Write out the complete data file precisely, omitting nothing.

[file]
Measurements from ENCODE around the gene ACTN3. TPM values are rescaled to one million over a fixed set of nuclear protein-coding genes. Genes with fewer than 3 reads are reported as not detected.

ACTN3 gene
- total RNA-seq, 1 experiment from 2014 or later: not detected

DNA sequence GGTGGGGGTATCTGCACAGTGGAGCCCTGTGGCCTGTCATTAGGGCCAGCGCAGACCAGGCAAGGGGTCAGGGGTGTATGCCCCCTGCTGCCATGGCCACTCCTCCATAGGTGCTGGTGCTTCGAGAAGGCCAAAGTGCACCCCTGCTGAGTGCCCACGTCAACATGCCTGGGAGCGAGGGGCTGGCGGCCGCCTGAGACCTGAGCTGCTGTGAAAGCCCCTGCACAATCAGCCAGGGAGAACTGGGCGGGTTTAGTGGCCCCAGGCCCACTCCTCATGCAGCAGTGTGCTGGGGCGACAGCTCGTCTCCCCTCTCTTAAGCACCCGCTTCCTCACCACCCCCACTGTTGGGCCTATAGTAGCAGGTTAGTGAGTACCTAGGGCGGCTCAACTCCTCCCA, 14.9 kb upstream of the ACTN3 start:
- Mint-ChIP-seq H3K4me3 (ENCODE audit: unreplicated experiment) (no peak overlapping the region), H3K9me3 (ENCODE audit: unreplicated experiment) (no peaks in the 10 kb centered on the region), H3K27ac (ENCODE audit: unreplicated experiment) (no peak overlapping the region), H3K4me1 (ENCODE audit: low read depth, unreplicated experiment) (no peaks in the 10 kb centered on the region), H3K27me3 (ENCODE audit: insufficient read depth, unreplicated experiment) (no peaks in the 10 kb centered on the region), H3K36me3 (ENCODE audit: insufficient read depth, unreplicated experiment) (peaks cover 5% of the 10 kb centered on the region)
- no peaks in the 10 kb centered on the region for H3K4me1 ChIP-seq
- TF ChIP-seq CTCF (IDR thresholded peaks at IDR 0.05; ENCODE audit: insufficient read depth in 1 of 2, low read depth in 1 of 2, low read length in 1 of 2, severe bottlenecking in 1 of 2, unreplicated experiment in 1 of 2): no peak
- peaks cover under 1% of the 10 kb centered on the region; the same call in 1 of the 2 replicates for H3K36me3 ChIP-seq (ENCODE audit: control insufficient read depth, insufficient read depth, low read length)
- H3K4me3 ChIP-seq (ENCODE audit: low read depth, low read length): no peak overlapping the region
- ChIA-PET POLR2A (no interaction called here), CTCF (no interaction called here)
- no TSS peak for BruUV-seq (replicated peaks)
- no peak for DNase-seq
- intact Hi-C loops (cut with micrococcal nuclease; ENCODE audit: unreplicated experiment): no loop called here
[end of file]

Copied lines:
Measurements from ENCODE around the gene ACTN3. TPM values are rescaled to one million over a fixed set of nuclear protein-coding genes. Genes with fewer than 3 reads are reported as not detected.

ACTN3 gene
- total RNA-seq, 1 experiment from 2014 or later: not detected

DNA sequence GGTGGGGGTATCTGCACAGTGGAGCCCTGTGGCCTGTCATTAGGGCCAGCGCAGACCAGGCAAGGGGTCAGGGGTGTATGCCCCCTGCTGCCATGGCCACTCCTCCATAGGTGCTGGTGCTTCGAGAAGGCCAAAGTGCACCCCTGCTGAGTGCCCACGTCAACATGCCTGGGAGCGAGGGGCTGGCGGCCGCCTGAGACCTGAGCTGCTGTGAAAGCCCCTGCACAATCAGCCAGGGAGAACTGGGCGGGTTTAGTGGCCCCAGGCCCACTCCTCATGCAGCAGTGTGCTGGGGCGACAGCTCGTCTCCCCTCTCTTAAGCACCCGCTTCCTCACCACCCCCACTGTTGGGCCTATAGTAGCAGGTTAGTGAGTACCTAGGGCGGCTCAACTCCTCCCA, 14.9 kb upstream of the ACTN3 start:
- Mint-ChIP-seq H3K4me3 (ENCODE audit: unreplicated experiment) (no peak overlapping the region), H3K9me3 (ENCODE audit: unreplicated experiment) (no peaks in the 10 kb centered on the region), H3K27ac (ENCODE audit: unreplicated experiment) (no peak overlapping the region), H3K4me1 (ENCODE audit: low read depth, unreplicated experiment) (no peaks in the 10 kb centered on the region), H3K27me3 (ENCODE audit: insufficient read depth, unreplicated experiment) (no peaks in the 10 kb centered on the region), H3K36me3 (ENCODE audit: insufficient read depth, unreplicated experiment) (peaks cover 5% of the 10 kb centered on the region)
- no peaks in the 10 kb centered on the region for H3K4me1 ChIP-seq
- TF ChIP-seq CTCF (IDR thresholded peaks at IDR 0.05; ENCODE audit: insufficient read depth in 1 of 2, low read depth in 1 of 2, low read length in 1 of 2, severe bottlenecking in 1 of 2, unreplicated experiment in 1 of 2): no peak
- peaks cover under 1% of the 10 kb centered on the region; the same call in 1 of the 2 replicates for H3K36me3 ChIP-seq (ENCODE audit: control insufficient read depth, insufficient read depth, low read length)
- H3K4me3 ChIP-seq (ENCODE audit: low read depth, low read length): no peak overlapping the region
- ChIA-PET POLR2A (no interaction called here), CTCF (no interaction called here)
- no TSS peak for BruUV-seq (replicated peaks)
- no peak for DNase-seq
- intact Hi-C loops (cut with micrococcal nuclease; ENCODE audit: unreplicated experiment): no loop called here